This blog could have been written a thousand times before but the message is clearly not getting through: Too many public relations (PR) people do not understand bloggers, how they work, or how to approach them. While I feel like this post may resonate about as much as a fart in a hurricane we can but live in hope.
I myself am a digital comms consultant with a long history of blogging*so I have also done a fair deal of blogger relations in my time, and bloggers are distinct from journalists in that they do it for the love of their chosen subject, to the point that many now make a living from their art.
To help PRs target these changing ‘influencers’ a number of media intelligence bodies provide lists of bloggers. Some of these are as diverse as ‘Food & Drink’ or ‘Lifestyle’, which means those PRs already predisposed to take the ‘spray and pray’ approach to sending out client material – i.e. send a press release to enough people and hope that some might cover it – can now bombard niche beer writers like me with the life-sapping shrapnel of irrelevance.
Here is a summary of ill-targeted approaches I have received in the last two weeks alone either for The Guest Ale or my on-hold Planet Content digital blog. I have tried to be as vague as possible as not to get any individuals or their agencies in trouble:
- A ‘fairy tale experience’
- A cocktail menu launch and various recipes
- A new line of luxury desserts
- An invitation to a property expo
- Several new wine launches
- An invitation to a cooking expo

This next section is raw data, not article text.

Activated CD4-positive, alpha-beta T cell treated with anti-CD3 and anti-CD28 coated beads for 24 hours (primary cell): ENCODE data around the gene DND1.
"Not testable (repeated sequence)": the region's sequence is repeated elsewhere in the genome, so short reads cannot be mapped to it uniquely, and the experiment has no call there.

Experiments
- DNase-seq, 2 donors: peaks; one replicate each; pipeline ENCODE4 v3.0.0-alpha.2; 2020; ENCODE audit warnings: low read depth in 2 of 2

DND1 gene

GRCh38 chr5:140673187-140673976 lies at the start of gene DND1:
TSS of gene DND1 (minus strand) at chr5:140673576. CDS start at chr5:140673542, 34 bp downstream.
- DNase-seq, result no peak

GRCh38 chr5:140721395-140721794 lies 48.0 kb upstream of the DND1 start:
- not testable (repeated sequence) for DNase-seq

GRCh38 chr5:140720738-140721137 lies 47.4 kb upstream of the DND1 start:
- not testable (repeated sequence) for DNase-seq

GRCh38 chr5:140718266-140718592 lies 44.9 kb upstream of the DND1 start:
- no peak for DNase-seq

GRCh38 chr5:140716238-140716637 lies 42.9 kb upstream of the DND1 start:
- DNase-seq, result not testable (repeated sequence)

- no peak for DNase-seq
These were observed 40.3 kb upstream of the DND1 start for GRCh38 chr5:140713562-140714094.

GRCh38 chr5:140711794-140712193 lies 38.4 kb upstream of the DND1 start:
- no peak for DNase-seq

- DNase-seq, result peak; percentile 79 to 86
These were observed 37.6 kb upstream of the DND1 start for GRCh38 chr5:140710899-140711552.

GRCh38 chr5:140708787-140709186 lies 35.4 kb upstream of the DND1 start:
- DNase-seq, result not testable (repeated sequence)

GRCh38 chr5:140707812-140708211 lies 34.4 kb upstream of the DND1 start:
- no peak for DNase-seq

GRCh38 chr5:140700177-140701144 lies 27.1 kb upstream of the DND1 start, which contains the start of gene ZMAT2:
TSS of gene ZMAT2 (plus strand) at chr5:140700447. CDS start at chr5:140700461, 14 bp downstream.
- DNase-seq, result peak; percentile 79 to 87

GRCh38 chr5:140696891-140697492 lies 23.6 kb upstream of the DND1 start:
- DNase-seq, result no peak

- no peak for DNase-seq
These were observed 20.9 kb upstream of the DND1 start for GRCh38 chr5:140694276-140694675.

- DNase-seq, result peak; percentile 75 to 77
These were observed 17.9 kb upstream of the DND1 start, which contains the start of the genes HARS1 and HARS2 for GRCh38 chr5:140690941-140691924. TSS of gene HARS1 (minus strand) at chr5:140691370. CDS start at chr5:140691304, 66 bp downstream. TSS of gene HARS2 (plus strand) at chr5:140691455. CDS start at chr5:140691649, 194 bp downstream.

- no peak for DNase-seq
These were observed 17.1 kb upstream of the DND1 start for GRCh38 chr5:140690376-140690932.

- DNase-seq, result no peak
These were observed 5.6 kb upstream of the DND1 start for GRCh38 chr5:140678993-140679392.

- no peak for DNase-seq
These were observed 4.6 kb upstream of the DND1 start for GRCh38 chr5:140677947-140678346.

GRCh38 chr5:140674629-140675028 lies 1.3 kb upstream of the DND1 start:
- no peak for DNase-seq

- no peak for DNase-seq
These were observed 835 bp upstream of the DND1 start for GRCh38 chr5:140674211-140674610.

- A launch of new teas
- News of a new toy ad
- The launch of a new Greek restaurant
- A warning on the dangers of fad diets
How to pitch stories to bloggers
Bloggers will often complain of the same things when dealing with PRs. The reason the above didn’t ever hear back from me was because they were completely irrelevant to what I blog about and clearly indicated that the PRs had not read my blog at all, otherwise they’d have saved themselves – and me – the hassle.
Just one of the above pitches actually addressed me by name. For those that didn’t bother to research my name, FYI it’s a massive deal-breaker in blogger relations. PRs have no excuses with The Guest Ale because I lay it all out for them on my About and Notes for PRs page.
Summarising how PRs should approach bloggers like The Guest Ale:
- Read the blog: If you represent a brewer, yes, I’d like to try your stuff and hear your news. I can’t guarantee I’ll cover it but at least give me the choice
- Search for your brand: has the blogger covered your client previously? An English brewer did this to me recently: asked me if I’d like to review a beer I had, er, already reviewed and they’d have known this if they’d bothered to use the ‘Hunt for Beers’ search box before pitching me. They could then have tried a new angle and I’d have probably been interested
- Personalise your approach: Know the author’s name (see above)
- Understand how the blogger works: Does the blogger have a full-time job? If so, then they are most likely going to get little time to post
- Be clear on what you want out of the relationship
- Build database on relevant information and update regularly so you don’t miss-target
- Research blogger on all social media: that’s a sure way to understand their interests and segue intros. Follow us, tweet us…just not in a salesy way
- Be helpful
- Offer exclusive content: bloggers want unique content that no other blogs have. How can you help?
- Share coverage on your social networks: Around half of the reviews I do – and the majority of beer I buy myself – go un-retweeted by brands. Often, small-to-medium-sized brewers with in-house marketing teams are the best at RTing
As long as there is an Internet, there’ll be bloggers, and we’re more trusted than a lot of media sites so form a big part of the consumer decision-making process. We need you as much as you need us, so let’s all work together a little more intelligently and benefit from a solid long-term relationship.
*Just a bit of background, I myself am a comms consultant, writer and journalist, and have been blogging since 2001 (anyone else remember Geocities?). As far back as 2007, the company blog I edited won Best Business Blog from Communicators in Business.